For example, a couple of months ago I blogged that we had received numerous queries about a main protagonist winning the lottery. People read into that statement by thinking that our agency would never be interested in any story if the lottery theme were present. I just want to say that wouldn’t be true.

That theme IN AND OF ITSELF wasn’t enough to capture our interest because it had been done and done again. However, a lottery theme coupled with some other interesting and original element could potentially capture our attention.

There’s a big difference. So don’t assume, after I share this list, that we would never take on a story with one of these themes. We would. I’m just sharing that the theme alone won’t sell us on reading sample pages.

Overdone Themes In Women’s Fiction

1. 40-something woman discovers her husband is cheating with younger woman and decides to divorce and remake her life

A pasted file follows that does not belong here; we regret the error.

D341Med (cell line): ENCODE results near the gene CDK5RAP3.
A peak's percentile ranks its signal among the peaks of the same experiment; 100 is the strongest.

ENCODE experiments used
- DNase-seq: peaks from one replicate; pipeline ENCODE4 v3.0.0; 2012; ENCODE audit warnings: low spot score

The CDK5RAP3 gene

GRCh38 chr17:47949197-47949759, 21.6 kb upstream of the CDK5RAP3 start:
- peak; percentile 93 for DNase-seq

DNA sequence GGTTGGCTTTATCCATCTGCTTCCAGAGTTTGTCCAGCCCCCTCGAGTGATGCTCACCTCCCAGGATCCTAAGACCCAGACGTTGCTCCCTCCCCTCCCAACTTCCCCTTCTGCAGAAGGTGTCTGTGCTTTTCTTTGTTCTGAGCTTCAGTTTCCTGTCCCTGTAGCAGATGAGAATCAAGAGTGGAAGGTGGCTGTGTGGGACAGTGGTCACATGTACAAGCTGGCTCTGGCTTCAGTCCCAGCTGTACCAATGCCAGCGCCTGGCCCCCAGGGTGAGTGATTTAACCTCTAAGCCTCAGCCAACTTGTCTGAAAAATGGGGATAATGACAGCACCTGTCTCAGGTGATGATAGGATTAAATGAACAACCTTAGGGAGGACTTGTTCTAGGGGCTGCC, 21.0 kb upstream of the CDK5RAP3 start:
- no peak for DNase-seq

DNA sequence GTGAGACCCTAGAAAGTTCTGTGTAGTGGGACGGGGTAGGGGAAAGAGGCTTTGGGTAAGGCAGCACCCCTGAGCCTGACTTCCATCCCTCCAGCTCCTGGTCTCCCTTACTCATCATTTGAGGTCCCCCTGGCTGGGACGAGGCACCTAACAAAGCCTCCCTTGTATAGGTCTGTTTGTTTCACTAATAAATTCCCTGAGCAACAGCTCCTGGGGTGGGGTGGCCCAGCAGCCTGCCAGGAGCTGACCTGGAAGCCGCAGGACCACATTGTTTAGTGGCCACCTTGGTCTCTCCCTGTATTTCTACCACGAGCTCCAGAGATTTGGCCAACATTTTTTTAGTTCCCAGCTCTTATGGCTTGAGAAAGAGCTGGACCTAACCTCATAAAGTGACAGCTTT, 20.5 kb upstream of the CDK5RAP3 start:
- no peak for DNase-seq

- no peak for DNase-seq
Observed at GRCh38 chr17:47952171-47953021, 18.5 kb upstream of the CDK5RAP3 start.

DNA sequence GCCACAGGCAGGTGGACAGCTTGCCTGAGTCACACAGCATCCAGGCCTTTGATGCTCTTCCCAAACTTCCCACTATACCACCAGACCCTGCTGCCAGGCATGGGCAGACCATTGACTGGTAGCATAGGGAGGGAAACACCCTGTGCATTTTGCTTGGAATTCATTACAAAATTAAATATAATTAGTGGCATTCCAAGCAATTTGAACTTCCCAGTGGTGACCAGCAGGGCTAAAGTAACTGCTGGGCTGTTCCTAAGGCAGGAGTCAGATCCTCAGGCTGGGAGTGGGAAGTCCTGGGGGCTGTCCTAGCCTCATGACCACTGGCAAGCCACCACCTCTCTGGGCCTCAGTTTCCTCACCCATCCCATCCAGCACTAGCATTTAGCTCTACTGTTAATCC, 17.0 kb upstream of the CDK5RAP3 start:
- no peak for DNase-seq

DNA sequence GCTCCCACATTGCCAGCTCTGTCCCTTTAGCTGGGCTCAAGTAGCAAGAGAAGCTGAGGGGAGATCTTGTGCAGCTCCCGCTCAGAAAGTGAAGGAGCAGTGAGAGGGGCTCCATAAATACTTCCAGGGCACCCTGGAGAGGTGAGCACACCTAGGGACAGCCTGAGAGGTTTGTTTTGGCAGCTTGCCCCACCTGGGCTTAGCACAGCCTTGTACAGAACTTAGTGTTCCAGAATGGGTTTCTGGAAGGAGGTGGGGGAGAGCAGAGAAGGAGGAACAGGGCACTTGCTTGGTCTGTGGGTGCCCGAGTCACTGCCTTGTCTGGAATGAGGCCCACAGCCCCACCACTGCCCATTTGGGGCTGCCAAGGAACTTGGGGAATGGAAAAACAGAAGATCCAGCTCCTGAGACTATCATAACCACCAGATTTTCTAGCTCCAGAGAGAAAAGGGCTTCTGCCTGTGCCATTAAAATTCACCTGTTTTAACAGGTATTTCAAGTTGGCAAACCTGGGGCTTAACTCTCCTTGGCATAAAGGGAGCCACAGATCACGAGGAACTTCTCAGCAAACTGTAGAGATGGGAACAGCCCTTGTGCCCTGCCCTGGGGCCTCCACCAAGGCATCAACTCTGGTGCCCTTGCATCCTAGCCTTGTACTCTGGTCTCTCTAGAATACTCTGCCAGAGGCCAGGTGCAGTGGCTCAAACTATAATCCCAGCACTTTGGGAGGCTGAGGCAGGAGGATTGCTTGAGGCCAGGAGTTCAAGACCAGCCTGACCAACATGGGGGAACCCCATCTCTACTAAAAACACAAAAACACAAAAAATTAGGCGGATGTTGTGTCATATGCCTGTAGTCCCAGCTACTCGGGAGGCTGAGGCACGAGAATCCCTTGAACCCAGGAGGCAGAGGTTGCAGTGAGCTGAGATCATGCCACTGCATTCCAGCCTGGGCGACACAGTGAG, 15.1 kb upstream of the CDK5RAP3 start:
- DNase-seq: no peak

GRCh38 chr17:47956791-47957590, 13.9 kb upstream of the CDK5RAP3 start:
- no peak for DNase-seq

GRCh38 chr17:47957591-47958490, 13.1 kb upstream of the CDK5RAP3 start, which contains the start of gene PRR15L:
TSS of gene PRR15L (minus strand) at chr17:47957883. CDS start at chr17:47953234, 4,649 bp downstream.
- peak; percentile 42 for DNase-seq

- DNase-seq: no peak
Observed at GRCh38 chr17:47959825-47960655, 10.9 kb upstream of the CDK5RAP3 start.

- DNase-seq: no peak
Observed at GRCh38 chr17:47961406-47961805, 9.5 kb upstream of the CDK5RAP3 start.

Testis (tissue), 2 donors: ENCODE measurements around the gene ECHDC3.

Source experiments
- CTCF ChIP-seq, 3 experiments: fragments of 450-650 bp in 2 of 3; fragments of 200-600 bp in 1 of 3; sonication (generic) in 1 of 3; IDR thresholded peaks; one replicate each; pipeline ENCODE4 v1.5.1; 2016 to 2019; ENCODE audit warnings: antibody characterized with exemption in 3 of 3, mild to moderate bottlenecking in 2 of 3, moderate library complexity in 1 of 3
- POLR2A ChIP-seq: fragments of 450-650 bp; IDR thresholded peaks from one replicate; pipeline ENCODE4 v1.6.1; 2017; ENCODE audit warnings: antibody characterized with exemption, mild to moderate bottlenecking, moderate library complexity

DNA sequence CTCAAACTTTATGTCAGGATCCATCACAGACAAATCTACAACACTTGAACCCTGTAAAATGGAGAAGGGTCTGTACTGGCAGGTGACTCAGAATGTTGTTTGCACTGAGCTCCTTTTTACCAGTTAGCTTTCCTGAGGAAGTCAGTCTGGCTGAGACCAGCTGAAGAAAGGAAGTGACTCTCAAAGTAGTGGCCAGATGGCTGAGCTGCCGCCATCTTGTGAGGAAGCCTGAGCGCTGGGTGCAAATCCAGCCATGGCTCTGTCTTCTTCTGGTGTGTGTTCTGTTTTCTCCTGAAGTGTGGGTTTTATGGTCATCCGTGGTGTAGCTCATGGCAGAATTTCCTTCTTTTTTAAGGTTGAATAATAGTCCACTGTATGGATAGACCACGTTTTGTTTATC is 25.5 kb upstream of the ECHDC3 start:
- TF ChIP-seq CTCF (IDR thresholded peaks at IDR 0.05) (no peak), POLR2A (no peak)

2. Trying too much to be like THE JOY LUCK CLUB – 4 women, who are friends, and we “discover” how they are dealing with the various issues in their lives.

3. Breast cancer – a woman who finds out she has it

4. A heroine in her 40s or 50s who wants to remake herself and does so by moving, or starting a new career, or having plastic surgery, and the impact of that on family

5. A heroine who finds out she is adopted and goes on a hunt to find her birth parents

6. A heroine who wants some sort of change in life and goes about remodeling a house (sometimes with her husband and sometimes alone). Usually if this is done alone it’s because her husband has just passed away.

7. A heroine who is invited to her high school class reunion and the emotional upheaval that creates. Sometimes it revolves around an old boyfriend or crush, and sometimes it’s just the simple dealing-with-aging-and-time.